Industry reforms need to be “led by the evidence”, Michael Dugher, chief executive of the Betting and Gaming Council, remarked, as he warned MPs to “ignore extremists” trying to impact the government’s white paper outcome.
Stating his thoughts in an opinion piece on parliamentary news source PoliticsHome, Dugher insisted that the review should move away from hysteria that has surrounded the debate, notably player affordability being deemed the most contentious subject of the review.
Anti-gambling ministers have recently called for the government to impose mandatory affordability checks on consumers. Should the government proceed with this, Dugher warns of a direct consumer conflict, citing a YouGov poll published this month that revealed fewer than one in five people would be happy to accept arbitrary checks.
Balancing a delicate subject matter, Dugher underlined “the need to get future changes right” – as the same YouGov poll revealed that 59 per cent of players believe that imposed blanket checks on affordability “would lead to a large or substantial risk of customers using unlicensed sites”.
Dugher also noted that UK online gambling had already become a target jurisdiction for black market operators, as auditor PWC revealed that “UK punters using unlicensed sites had more than doubled in just two years”.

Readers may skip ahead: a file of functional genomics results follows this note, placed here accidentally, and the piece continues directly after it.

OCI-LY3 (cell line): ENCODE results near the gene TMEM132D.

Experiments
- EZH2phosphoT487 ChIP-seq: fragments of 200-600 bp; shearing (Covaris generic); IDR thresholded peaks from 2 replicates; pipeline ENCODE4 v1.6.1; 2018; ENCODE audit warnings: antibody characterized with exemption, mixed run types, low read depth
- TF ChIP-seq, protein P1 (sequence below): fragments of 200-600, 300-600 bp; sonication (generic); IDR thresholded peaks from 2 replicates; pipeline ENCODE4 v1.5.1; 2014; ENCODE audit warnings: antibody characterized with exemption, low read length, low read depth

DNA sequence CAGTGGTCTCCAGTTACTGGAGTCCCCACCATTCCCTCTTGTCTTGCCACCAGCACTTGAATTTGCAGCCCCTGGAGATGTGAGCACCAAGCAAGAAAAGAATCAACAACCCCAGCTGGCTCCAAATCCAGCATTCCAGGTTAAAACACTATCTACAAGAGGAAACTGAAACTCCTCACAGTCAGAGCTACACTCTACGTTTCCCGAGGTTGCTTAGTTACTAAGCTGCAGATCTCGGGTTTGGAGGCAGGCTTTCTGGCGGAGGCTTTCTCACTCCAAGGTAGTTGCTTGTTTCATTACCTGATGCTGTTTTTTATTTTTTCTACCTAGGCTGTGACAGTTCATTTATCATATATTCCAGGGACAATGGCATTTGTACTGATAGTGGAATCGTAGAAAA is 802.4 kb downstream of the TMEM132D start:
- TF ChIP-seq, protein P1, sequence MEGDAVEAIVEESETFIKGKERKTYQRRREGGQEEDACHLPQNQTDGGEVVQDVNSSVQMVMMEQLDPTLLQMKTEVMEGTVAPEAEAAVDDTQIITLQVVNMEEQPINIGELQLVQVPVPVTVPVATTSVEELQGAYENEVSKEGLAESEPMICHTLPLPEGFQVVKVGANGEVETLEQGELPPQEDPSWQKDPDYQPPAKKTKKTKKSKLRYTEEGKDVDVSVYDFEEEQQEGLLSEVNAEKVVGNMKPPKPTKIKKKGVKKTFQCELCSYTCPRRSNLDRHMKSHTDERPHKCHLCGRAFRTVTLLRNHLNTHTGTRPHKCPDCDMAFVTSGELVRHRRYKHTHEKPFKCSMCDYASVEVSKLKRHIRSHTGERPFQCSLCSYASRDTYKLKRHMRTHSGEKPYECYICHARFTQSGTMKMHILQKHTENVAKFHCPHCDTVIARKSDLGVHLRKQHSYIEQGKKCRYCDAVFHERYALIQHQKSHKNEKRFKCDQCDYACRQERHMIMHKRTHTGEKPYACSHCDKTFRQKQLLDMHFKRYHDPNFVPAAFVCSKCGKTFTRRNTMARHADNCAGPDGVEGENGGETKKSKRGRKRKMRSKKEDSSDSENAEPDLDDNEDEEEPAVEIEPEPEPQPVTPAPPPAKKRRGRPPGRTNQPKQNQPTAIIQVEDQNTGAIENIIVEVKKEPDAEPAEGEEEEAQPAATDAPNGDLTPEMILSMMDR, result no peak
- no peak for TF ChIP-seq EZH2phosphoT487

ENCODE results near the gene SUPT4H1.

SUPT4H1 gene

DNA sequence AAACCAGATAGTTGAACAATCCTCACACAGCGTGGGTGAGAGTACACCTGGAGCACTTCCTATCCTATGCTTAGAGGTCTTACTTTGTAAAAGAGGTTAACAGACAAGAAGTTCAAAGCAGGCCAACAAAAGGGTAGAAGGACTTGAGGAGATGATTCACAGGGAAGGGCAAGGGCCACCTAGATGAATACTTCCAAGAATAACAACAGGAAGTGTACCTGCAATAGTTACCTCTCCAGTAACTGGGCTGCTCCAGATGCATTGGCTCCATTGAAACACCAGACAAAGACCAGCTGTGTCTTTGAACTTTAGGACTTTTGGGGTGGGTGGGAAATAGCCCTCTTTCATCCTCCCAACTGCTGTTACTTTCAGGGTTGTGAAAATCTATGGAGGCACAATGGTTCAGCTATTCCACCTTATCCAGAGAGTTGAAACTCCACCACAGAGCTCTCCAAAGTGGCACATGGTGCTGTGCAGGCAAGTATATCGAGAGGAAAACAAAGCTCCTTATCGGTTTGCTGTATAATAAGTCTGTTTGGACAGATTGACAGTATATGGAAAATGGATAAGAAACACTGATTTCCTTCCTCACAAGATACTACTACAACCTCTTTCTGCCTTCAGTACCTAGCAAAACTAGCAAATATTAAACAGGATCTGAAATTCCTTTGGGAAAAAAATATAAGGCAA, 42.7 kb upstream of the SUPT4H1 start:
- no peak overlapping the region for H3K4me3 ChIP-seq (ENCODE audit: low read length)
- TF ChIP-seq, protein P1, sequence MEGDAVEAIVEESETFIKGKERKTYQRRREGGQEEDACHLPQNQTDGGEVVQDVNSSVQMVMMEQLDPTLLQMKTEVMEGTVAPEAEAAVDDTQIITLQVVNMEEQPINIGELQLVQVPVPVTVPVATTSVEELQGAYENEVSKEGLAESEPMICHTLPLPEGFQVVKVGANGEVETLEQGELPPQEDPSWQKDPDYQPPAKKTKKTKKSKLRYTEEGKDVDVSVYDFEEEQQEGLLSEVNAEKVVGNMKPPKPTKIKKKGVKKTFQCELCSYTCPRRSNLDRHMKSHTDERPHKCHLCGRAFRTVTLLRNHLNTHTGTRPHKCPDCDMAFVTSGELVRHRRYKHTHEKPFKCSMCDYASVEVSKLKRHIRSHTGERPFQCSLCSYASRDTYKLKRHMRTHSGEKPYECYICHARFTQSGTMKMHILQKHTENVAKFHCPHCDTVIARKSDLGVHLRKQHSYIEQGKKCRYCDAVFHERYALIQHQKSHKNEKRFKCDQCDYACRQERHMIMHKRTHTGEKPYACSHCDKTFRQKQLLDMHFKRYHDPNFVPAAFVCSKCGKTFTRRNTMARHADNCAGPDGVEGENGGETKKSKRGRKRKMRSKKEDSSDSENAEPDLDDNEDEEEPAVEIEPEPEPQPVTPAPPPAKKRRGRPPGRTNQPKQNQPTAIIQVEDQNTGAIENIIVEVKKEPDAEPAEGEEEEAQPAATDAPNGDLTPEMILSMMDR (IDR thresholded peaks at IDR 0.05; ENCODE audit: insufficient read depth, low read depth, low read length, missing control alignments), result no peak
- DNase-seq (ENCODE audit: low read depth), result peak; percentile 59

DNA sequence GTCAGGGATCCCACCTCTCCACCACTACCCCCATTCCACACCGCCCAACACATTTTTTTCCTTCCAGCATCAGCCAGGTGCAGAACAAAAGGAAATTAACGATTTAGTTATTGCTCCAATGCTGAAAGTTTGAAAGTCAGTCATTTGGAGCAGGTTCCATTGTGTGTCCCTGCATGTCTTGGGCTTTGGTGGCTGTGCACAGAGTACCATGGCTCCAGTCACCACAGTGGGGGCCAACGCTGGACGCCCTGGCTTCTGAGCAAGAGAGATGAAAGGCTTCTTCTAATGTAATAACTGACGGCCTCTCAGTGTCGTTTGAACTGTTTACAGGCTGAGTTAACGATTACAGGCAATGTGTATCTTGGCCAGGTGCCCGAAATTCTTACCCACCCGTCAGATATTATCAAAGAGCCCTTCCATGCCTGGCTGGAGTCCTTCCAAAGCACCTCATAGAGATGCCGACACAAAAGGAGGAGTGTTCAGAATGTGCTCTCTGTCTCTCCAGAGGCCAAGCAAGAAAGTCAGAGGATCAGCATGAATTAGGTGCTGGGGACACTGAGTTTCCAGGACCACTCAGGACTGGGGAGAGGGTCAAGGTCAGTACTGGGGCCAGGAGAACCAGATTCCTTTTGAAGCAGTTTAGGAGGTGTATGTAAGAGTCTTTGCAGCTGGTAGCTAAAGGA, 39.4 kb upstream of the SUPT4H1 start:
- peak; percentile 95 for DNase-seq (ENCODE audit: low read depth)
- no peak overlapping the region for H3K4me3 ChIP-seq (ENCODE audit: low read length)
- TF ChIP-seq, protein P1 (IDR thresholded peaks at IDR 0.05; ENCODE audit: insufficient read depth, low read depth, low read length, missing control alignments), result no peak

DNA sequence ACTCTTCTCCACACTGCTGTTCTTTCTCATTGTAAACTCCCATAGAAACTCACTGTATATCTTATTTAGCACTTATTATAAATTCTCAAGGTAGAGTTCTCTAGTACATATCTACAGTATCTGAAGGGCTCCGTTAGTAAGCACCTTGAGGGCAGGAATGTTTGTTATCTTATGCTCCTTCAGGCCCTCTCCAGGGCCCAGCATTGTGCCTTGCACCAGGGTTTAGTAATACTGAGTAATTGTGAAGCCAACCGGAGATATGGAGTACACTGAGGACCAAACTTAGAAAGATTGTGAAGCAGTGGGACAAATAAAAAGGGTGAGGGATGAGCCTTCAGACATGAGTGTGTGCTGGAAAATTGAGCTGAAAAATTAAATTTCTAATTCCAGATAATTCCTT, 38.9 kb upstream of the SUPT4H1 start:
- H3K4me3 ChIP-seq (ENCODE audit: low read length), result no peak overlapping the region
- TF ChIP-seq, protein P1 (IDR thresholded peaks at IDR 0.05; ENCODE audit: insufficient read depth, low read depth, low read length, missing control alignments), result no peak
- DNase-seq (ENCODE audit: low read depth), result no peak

In the article, he stated: “The report also found that billions had been staked on the black market over the same period. There are literally thousands of illegal gambling websites that don’t adhere to the strict standards in the licensed and regulated sector.
“This includes targeting problem gamblers, not carrying out strict ID and age verification checks or offering the range of safer gambling tools provided by BGC members, like deposit limits and cooling off periods.”
On the report, he noted: “That is why it was disappointing to see a report published from the Betting and Gaming APPG this week that was so critical of the regulator, the Gambling Commission.
“Ironically, the report reminded me of the previous call by Iain Duncan-Smith to abolish the GC. I disagree with both. The GC is not perfect and is changing, but the regulator is rightly and importantly pushing forward steps to further raise standards on safer gambling.
“We have worked closely with the Gambling Commission on a range of safer gambling measures from strict age verification checks, a ban on credit card gambling (though this doesn’t apply to the National Lottery), changes in game design and restrictions on advertising.”
Cooperation between operators and regulators was deemed critical to the safeguarding of UK customers, as BGC members had voluntarily imposed strict age verification checks, a ban on credit card payments, advertising restrictions and safety changes to game designs.
Progress on safer gambling is underscored by the Commission reporting that problem gambling rates are now 0.3 per cent, compared to 0.6 per cent at the same time last year.
Concluding his opinion piece, Dugher remarked that “there are extremists on both sides of this debate” and stated that, alongside the anti-gambling prohibitionists, there are a few people in the industry who “aren’t prepared to embrace change” yet stressed that it “will come”.